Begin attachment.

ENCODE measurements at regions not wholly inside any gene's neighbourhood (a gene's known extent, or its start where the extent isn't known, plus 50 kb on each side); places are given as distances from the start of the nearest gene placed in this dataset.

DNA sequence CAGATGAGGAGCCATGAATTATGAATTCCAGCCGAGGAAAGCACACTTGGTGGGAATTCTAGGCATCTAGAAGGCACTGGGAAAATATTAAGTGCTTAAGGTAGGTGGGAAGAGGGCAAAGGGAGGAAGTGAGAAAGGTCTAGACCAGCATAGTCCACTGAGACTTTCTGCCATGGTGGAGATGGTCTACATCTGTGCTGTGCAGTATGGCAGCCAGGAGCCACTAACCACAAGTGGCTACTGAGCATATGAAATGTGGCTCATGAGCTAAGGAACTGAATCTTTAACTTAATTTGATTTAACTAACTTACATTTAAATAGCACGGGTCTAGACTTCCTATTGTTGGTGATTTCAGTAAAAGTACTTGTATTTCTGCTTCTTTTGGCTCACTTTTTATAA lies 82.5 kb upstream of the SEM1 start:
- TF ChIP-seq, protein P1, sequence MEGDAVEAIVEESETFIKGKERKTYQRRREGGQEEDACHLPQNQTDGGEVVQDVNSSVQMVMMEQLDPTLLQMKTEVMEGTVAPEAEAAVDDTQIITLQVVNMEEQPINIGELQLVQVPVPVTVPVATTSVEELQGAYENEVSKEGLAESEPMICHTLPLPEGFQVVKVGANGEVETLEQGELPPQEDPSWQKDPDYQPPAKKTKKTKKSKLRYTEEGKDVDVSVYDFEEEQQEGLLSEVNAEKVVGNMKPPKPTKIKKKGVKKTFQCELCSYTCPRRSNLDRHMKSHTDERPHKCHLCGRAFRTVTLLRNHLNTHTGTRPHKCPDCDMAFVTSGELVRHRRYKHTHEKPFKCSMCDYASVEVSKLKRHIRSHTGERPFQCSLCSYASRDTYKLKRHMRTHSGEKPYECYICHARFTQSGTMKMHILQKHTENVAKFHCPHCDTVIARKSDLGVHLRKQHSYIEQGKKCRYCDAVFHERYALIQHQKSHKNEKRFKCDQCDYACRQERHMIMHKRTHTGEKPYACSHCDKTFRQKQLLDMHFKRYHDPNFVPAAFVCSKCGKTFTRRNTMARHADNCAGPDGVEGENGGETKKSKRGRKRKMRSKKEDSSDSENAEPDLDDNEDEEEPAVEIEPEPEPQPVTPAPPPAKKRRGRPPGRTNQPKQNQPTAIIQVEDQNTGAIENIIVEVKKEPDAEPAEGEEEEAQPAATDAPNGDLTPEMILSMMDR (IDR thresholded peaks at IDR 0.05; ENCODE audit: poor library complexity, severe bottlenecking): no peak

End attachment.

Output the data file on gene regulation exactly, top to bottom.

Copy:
ENCODE measurements at regions not wholly inside any gene's neighbourhood (a gene's known extent, or its start where the extent isn't known, plus 50 kb on each side); places are given as distances from the start of the nearest gene placed in this dataset.

DNA sequence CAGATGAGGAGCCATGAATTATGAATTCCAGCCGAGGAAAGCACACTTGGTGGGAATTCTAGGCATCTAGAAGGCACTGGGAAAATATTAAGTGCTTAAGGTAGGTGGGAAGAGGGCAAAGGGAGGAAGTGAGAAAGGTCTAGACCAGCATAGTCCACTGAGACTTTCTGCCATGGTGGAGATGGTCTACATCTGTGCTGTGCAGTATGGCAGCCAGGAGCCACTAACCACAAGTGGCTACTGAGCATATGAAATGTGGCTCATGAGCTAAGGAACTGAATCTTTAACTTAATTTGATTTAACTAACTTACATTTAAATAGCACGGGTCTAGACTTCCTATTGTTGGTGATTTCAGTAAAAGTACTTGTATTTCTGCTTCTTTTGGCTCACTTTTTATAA lies 82.5 kb upstream of the SEM1 start:
- TF ChIP-seq, protein P1, sequence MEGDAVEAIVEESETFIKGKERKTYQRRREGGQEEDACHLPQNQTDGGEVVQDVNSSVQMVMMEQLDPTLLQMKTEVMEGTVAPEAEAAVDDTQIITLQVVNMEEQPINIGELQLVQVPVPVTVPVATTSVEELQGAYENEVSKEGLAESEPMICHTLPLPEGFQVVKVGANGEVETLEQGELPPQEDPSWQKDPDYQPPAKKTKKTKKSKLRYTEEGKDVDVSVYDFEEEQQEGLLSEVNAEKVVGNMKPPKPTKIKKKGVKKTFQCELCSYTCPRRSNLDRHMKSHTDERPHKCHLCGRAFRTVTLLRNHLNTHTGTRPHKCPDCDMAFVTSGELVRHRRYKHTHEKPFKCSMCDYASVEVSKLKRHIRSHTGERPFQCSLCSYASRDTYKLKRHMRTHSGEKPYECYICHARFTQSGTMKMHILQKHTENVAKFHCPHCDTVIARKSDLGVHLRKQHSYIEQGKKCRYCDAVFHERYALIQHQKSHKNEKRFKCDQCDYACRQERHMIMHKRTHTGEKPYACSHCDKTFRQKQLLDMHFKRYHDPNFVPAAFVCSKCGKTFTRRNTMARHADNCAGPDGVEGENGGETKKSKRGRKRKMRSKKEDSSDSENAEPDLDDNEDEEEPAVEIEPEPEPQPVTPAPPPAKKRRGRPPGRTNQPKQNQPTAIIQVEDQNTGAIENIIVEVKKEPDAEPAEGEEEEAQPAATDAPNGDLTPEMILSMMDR (IDR thresholded peaks at IDR 0.05; ENCODE audit: poor library complexity, severe bottlenecking): no peak